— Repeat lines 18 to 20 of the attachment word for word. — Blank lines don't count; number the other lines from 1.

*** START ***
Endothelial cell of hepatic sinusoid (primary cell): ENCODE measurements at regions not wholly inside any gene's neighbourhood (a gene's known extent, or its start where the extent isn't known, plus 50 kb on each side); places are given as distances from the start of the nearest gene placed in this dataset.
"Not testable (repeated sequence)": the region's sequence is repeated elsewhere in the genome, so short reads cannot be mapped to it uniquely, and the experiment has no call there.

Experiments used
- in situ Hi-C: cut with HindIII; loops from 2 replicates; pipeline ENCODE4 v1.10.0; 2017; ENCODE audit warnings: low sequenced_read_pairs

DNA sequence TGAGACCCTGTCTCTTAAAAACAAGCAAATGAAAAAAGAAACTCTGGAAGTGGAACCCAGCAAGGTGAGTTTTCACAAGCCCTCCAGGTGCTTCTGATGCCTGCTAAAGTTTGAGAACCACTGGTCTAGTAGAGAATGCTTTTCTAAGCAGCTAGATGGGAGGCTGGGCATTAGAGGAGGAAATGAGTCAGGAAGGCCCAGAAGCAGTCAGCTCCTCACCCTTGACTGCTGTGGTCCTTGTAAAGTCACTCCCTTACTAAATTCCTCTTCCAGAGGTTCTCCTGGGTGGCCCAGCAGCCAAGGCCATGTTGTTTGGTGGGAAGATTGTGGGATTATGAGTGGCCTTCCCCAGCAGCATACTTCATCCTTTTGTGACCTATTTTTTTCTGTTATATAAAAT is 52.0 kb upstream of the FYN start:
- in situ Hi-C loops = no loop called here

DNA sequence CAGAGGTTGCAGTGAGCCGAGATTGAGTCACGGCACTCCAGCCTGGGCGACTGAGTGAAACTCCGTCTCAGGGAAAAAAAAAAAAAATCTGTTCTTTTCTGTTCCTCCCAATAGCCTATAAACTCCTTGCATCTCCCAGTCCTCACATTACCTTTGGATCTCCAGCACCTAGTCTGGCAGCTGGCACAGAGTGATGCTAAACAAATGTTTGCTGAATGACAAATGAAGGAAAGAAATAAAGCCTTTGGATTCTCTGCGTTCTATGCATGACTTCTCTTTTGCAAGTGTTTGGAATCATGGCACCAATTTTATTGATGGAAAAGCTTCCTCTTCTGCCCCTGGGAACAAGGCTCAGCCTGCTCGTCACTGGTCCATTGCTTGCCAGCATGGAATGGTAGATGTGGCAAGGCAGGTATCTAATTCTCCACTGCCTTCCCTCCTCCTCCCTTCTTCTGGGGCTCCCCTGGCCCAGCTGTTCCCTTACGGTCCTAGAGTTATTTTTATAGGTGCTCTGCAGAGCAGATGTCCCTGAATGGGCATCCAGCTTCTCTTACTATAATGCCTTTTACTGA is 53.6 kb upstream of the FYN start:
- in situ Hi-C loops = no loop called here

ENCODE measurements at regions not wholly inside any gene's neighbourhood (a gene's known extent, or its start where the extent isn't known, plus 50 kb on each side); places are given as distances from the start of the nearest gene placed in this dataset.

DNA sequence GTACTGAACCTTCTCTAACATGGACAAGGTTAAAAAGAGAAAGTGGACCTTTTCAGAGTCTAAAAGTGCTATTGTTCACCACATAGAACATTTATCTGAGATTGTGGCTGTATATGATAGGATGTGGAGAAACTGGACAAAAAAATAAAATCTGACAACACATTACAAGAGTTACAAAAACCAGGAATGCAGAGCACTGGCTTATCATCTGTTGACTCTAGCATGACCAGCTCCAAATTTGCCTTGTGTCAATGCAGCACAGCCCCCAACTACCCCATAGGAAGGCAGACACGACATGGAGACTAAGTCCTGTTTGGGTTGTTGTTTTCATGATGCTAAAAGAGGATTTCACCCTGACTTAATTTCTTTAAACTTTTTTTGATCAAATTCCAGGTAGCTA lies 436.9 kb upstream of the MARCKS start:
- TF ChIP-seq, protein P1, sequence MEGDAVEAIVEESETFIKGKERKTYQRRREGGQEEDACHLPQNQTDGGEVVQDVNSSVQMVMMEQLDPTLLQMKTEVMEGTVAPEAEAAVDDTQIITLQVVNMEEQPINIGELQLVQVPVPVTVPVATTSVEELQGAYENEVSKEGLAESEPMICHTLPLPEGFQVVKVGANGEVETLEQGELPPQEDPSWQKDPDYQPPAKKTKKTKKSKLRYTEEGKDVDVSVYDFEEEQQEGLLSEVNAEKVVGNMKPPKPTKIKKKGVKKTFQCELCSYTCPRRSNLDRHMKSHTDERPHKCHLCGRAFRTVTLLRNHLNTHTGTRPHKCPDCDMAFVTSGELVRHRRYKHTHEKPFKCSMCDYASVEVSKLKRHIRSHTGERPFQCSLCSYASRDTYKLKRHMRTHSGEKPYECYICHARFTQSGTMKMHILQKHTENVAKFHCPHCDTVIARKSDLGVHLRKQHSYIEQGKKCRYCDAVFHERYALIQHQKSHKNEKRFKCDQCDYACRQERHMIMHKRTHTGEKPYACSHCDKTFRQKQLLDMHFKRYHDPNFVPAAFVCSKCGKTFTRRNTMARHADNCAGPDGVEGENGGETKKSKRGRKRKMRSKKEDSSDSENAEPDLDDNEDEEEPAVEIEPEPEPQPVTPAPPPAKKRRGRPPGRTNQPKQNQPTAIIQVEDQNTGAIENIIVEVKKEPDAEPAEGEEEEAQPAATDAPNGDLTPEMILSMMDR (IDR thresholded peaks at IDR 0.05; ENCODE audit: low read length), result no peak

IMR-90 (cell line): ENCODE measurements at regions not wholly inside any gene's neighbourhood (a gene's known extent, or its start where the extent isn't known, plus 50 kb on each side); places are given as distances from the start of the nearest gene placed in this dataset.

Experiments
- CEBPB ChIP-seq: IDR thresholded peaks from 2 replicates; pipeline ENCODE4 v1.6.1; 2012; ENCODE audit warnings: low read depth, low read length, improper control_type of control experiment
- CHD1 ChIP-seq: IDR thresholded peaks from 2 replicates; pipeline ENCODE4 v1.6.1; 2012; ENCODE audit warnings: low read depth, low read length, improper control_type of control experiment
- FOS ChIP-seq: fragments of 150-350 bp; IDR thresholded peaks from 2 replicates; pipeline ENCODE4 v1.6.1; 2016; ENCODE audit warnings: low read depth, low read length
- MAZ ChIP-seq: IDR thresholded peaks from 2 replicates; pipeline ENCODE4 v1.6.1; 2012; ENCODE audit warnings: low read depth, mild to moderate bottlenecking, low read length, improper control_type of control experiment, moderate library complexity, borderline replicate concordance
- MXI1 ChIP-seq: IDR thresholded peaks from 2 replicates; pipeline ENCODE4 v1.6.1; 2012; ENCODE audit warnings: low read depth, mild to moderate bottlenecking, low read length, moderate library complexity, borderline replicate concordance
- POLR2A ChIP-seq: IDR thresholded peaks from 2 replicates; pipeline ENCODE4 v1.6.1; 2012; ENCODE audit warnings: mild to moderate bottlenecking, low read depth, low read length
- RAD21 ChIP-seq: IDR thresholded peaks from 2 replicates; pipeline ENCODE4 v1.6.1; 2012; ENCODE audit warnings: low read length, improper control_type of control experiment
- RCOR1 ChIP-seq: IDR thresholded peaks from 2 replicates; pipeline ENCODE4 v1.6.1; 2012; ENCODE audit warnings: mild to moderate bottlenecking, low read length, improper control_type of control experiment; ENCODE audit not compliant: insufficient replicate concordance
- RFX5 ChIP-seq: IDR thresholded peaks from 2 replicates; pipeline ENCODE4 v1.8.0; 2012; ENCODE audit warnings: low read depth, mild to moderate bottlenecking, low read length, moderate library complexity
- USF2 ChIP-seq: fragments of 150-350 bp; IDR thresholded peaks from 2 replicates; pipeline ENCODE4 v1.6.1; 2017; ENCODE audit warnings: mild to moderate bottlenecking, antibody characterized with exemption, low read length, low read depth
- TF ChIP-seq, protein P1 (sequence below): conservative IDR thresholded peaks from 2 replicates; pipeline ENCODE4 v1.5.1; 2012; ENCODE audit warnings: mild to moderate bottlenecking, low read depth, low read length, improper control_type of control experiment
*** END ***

- MXI1 ChIP-seq: IDR thresholded peaks from 2 replicates; pipeline ENCODE4 v1.6.1; 2012; ENCODE audit warnings: low read depth, mild to moderate bottlenecking, low read length, moderate library complexity, borderline replicate concordance
- POLR2A ChIP-seq: IDR thresholded peaks from 2 replicates; pipeline ENCODE4 v1.6.1; 2012; ENCODE audit warnings: mild to moderate bottlenecking, low read depth, low read length
- RAD21 ChIP-seq: IDR thresholded peaks from 2 replicates; pipeline ENCODE4 v1.6.1; 2012; ENCODE audit warnings: low read length, improper control_type of control experiment